Trackspecialist wrote:So apart from doing ride ride and ride, with a skinny 62 kg guy like me, what type of training technique should I change?

On the trainer, try the 80-100rpm work but pick a bigger gear so the power output is higher. Do them as intervals, try them as 5-min efforts with recovery for a few min in between. Then over time gradually make those efforts longer until eventually you are doing hard 20-min efforts with 5-min rest.
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Re: Need More Power to Climb?

Postby philip » Thu Aug 11, 2011 8:19 am

Alex Simmons/RST wrote:What someone can do on the flat is not always a good guide as to what they can do up climbs.

Alex can you expand on that please? Do you mean that someone that can hold, say, 300 watts on a flat for say 5 minutes may not be able to do so on a climb, or just that it's the W/kg that comes into play on climb so that their speed is affected more? I seem to remember a big debate about this last year some time.. don't want to bring that one up again!
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Re: Need More Power to Climb?

Postby Kneedown » Thu Aug 11, 2011 10:17 am

As a few have suggested, just keep working on your cadence as you climb, and keep doing it over and over...and over.

I am a few years older than you, weigh about the same and have been riding regularly (2-5days/wk) for about 5yrs. I have been a 5days/week rider for the last 18months or so. I can safely say that my climbing ability and fitness has made a quantam leap in the last 12months as I started to focus on cadence when climbing and just keep working on it day in day out.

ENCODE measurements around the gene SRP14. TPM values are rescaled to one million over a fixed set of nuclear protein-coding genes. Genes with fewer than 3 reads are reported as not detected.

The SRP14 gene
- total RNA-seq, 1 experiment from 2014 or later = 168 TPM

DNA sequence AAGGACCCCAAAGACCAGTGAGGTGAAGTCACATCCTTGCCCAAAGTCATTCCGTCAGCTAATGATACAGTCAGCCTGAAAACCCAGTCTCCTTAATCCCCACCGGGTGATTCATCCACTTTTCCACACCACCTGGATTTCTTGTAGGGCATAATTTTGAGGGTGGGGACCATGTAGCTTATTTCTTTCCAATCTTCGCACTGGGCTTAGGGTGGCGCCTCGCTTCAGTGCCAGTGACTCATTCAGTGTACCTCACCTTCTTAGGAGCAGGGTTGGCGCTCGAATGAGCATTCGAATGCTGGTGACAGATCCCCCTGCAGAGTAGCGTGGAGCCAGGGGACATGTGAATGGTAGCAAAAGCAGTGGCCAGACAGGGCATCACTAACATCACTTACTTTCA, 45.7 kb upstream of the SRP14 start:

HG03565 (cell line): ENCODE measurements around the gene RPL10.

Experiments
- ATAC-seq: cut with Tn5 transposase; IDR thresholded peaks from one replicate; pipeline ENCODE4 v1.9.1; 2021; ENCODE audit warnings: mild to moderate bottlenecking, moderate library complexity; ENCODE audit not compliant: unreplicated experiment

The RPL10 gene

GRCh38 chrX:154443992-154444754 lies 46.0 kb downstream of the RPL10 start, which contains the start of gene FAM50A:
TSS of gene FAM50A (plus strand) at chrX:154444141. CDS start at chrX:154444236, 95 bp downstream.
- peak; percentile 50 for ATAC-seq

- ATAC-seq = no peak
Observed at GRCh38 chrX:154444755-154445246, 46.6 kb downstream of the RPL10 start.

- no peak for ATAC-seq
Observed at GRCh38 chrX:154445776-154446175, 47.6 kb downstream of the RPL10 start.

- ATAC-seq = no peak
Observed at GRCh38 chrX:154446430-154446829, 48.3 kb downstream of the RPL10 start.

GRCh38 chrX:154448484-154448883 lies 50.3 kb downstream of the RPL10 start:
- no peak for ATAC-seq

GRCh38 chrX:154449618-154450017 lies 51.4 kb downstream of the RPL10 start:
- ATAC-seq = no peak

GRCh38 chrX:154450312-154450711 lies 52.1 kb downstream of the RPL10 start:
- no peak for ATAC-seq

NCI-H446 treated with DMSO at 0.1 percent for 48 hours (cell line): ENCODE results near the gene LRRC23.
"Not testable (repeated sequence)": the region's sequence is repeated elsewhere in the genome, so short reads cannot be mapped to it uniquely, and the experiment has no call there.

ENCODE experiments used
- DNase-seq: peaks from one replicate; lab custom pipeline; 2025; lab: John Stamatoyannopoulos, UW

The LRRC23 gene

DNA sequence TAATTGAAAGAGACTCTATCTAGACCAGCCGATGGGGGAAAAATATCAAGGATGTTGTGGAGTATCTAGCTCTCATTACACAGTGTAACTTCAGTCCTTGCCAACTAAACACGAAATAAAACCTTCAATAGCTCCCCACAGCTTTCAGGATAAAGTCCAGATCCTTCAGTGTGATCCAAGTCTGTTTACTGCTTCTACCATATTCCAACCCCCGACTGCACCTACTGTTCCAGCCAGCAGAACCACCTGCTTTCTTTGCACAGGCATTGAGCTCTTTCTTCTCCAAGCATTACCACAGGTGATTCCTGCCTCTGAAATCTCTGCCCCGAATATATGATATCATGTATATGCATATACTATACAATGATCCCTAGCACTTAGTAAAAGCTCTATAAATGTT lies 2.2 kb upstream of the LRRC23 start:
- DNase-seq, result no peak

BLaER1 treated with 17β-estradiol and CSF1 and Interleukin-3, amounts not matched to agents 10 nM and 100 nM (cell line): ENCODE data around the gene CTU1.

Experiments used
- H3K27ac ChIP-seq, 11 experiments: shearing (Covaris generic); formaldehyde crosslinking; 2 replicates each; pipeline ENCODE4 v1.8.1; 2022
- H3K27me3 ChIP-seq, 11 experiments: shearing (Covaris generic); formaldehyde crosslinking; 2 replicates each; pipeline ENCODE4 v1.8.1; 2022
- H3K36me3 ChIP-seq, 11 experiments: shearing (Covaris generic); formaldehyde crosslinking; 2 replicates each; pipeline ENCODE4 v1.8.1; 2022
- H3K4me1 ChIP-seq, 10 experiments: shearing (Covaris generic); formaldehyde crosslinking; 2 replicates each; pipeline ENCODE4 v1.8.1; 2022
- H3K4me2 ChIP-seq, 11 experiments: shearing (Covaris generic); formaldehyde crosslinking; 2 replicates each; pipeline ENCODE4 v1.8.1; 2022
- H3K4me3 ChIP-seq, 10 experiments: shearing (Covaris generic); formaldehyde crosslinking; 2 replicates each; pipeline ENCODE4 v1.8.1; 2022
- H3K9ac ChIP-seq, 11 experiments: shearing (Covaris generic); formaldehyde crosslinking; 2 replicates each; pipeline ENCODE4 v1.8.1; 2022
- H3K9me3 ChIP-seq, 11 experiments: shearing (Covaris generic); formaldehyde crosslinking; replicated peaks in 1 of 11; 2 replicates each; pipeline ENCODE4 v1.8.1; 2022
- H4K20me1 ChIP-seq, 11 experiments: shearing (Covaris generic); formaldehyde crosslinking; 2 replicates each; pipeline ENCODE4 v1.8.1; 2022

I can now ride up climbs at a pace that I thought was just impossible for me. But every day that I ride a climb, I keep trying to increase my cadence and speed at which I climb, in teh saddle as well as out of it. The gains just keep coming, and I notice it most when I have a bit of motivation i.e. chasing or trying to stay ahead of someone.

Don't get get too caught up in the mechanical analysis of watts & kgs etc, just keep working at it day after day and it will come.
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Re: Need More Power to Climb?

Postby Alex Simmons/RST » Thu Aug 11, 2011 4:34 pm

philip wrote:
Alex Simmons/RST wrote:What someone can do on the flat is not always a good guide as to what they can do up climbs.

Alex can you expand on that please? Do you mean that someone that can hold, say, 300 watts on a flat for say 5 minutes may not be able to do so on a climb, or just that it's the W/kg that comes into play on climb so that their speed is affected more? I seem to remember a big debate about this last year some time.. don't want to bring that one up again!

Speed on flats is not a good indicator of what you can do when the road tilts up.

That's because speed on the flats is a function of power to aero drag ratio, whereas as speed on climbs is more about power to weight ratio.

Our weight and aerodynamics are related but not in a linear fashion, hence different riders perform differently on flats v climbs.
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Re: Need More Power to Climb?

Postby stated » Thu Sep 15, 2011 12:32 pm

Hello trackspecialist, please check your inbox.